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Showing posts from November, 2010

Top 10 Ways To Make Doing Your Taxes More Fun

As reported on the David Letterman US TV show10. Do 'em naked.
9. Instead of a restaurant receipt, send them leftovers from the meal in question.
8. Frequent use of the word "eleventeen."
7. Claim a deduction, do a shot!
6. In "For Office Use Only" area write "Approved. Send refund immediately."
5. Apply a long-term capital gain rate of 20% to a mutual fund, do a shot!
4. Sneeze on forms.
3. Instead of using dated definition of income, use the proposed revised definition under section 643(B) in which conforming amendments are made to regulations affecting ordinary trusts, pooled income funds, charitable remainder trusts, trusts that qualify for the gift and estate tax marital deduction, and trusts that are exempt from generation-skipping transfer taxes -- that always puts a smile on my face.
2. Deduct $100 in medical expenses for all the paper cuts you suffered because tax form is 75 damn pages long!
1. Audit yourself, if you know what I mean.I gave up on numb…

Refusing to take a long term view?

During his speech at the ICAEW's Hardman lecture last night David Gauke, Exchequer Secretary to the Treasury commented on the list of over 1,000 tax reliefs so far identified by the Office for Tax Simplification.
"Who'd have thought there were that many. And now we need to consider whether we need to keep them all." David continued:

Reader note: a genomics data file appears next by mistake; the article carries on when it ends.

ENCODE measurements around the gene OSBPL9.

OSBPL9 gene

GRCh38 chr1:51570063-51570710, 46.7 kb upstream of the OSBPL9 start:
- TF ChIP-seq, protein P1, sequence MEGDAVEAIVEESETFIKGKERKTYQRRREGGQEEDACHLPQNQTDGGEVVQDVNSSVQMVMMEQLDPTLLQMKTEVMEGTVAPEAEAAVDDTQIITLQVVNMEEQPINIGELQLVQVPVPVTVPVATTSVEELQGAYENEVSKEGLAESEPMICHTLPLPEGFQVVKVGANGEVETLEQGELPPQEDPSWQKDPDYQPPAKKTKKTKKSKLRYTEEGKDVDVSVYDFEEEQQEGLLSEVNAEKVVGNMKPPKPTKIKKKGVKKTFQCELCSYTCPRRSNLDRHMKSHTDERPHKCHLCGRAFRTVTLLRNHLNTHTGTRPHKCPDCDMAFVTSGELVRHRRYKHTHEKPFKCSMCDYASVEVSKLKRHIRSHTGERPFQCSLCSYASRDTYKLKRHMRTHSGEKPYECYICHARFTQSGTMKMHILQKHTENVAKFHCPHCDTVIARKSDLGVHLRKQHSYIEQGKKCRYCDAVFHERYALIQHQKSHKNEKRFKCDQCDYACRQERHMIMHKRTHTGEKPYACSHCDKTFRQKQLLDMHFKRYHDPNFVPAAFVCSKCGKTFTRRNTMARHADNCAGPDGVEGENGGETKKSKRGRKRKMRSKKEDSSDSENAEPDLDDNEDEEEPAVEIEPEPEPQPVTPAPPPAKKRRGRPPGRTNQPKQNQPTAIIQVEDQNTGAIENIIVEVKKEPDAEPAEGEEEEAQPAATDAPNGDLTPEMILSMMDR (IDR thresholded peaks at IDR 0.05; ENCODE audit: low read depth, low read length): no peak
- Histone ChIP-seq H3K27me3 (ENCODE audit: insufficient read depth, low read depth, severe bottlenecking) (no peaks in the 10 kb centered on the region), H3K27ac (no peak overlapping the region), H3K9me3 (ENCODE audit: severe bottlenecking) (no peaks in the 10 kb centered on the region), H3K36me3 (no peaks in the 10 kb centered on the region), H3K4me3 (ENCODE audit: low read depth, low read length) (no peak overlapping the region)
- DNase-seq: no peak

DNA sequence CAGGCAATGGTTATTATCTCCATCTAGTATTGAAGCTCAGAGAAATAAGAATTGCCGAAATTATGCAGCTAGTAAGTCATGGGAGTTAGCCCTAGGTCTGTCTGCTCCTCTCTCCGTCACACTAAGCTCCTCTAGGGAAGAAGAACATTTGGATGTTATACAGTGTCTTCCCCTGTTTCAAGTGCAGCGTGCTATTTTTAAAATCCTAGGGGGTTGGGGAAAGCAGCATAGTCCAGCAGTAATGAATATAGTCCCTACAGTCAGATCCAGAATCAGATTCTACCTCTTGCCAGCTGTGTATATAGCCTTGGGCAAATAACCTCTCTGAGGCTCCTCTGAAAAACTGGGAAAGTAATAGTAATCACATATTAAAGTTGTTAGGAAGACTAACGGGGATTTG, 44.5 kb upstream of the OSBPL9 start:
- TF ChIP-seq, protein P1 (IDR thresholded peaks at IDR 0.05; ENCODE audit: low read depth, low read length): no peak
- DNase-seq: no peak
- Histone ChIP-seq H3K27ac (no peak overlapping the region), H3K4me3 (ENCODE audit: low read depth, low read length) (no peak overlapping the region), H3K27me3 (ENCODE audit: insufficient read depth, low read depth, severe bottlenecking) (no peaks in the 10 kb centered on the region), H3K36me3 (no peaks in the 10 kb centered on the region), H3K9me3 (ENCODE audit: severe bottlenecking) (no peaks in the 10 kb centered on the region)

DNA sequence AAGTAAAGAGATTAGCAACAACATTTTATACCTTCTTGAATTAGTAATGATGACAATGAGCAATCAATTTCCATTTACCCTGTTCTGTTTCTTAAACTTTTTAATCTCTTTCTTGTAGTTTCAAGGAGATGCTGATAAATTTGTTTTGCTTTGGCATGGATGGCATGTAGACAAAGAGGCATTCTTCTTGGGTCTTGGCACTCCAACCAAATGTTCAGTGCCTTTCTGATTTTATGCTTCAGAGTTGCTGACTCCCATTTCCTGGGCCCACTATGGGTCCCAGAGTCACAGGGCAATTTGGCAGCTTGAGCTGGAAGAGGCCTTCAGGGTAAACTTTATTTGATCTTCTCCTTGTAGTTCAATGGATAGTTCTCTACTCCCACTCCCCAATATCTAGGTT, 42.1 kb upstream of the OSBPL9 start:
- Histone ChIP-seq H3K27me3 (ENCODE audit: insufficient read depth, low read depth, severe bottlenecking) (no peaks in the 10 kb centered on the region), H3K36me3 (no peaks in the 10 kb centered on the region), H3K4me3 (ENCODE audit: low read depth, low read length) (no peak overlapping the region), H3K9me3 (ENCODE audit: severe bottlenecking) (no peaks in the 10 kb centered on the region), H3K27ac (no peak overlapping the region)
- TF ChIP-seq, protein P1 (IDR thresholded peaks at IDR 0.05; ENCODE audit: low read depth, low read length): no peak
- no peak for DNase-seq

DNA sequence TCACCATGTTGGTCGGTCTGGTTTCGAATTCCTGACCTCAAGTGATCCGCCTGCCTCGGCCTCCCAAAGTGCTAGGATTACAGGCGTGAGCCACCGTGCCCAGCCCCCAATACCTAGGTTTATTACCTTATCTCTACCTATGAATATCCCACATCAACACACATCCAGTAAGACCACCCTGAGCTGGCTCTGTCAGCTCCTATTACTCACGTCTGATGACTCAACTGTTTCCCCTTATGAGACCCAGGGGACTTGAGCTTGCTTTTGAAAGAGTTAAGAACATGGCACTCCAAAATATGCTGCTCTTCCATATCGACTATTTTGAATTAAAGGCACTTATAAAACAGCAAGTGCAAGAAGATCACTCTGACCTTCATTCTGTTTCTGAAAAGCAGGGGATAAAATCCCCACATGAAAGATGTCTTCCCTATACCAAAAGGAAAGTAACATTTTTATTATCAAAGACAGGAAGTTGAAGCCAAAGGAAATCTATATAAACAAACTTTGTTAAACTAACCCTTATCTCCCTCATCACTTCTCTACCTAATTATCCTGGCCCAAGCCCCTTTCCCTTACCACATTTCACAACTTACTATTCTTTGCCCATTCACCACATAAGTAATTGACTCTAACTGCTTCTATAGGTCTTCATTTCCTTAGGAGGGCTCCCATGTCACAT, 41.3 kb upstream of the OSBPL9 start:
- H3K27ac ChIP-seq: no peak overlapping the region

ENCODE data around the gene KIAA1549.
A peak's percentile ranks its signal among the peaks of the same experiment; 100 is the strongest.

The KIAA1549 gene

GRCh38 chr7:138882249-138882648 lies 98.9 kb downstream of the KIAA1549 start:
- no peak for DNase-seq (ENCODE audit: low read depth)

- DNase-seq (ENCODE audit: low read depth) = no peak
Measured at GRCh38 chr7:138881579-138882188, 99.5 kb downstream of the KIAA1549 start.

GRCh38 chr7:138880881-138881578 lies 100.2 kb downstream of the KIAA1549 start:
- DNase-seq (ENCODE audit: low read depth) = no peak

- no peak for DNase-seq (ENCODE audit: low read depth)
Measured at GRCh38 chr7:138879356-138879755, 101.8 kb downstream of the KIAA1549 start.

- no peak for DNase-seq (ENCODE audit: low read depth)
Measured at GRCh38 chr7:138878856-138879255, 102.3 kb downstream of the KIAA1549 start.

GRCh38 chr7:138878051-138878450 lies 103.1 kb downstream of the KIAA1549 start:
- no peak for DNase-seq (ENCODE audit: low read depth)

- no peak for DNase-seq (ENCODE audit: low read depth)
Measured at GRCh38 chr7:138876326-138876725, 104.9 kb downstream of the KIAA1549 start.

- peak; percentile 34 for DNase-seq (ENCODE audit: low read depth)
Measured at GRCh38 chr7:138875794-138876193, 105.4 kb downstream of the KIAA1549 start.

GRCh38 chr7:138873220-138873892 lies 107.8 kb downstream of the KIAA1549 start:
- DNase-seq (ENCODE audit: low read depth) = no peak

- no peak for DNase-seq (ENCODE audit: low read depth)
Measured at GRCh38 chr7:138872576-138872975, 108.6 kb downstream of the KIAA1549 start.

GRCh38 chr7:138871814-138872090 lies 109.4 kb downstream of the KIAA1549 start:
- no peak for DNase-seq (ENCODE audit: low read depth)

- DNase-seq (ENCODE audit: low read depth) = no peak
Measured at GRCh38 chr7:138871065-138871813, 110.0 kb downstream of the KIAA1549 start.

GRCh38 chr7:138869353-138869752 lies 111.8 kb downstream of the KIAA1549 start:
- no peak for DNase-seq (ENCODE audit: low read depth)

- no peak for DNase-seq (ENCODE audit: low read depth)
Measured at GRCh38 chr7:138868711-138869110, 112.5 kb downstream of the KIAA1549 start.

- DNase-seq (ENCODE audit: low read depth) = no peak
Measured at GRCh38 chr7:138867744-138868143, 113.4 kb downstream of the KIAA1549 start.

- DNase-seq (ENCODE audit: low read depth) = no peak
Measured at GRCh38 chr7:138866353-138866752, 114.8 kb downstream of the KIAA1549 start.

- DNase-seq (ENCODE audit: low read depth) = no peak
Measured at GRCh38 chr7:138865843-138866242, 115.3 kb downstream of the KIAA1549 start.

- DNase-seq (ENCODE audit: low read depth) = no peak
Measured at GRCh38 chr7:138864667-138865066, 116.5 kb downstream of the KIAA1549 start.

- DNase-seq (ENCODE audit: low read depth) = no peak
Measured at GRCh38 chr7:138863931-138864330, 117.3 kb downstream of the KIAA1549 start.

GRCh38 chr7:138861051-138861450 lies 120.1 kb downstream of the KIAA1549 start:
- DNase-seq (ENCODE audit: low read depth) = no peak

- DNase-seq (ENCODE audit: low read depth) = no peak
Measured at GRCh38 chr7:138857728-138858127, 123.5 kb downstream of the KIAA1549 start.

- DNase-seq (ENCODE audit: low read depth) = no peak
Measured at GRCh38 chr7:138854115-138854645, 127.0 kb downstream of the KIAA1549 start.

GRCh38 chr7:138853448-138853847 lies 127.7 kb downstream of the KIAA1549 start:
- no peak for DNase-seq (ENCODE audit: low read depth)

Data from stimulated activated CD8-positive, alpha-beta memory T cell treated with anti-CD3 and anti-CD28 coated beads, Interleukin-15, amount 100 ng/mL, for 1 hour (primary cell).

"Among those reliefs is Millenium Gift Aid. I'm all for taking a long term view, but do we really need a relief that won't be relevant again for another 990 years?!"

The best reason ever given to HMRC for late payment of tax

Long before HMRC introduced a 'time to pay' system through the Business Payment Support Service, Inspectors kept track of the more extreme excuses given for late payment.
My heart went out to the taxpayer with the best reason I ever heard. He asked for time to pay because: "Just recently the drains were blocked and the bungalow was flooded, We had 6,000 gallons of effluent all over the inside and out. Please consider all the things we've been through."

Auditors and banks - according to Alex

Published in the Daily Telegraph - Tuesday 9 November 2010

When the taxman chases the recently departed...

A few weeks after Bernie died his sister, Susie, intercepted a letter sent to him by HMRC. It was a request for a tax return. Susie took the letter to her accountant who, after asking a few questions, suggested she reply as follows and pp the letter 'from Bernie (deceased)': One of the advantages of having died is that there is no tax in heaven. It's a beautiful place. When I was alive I paid tax through the PAYE system and had not had any direct dealings with the taxman for many years. I can't say I'm that fussed about the outstanding return as I had no unearned income and left very little in the way of an inheritance for my sole living relative, my sister. Also, such matters seem so mundane since my recent demise. I might add that I have not yet met anyone from HMRC up here!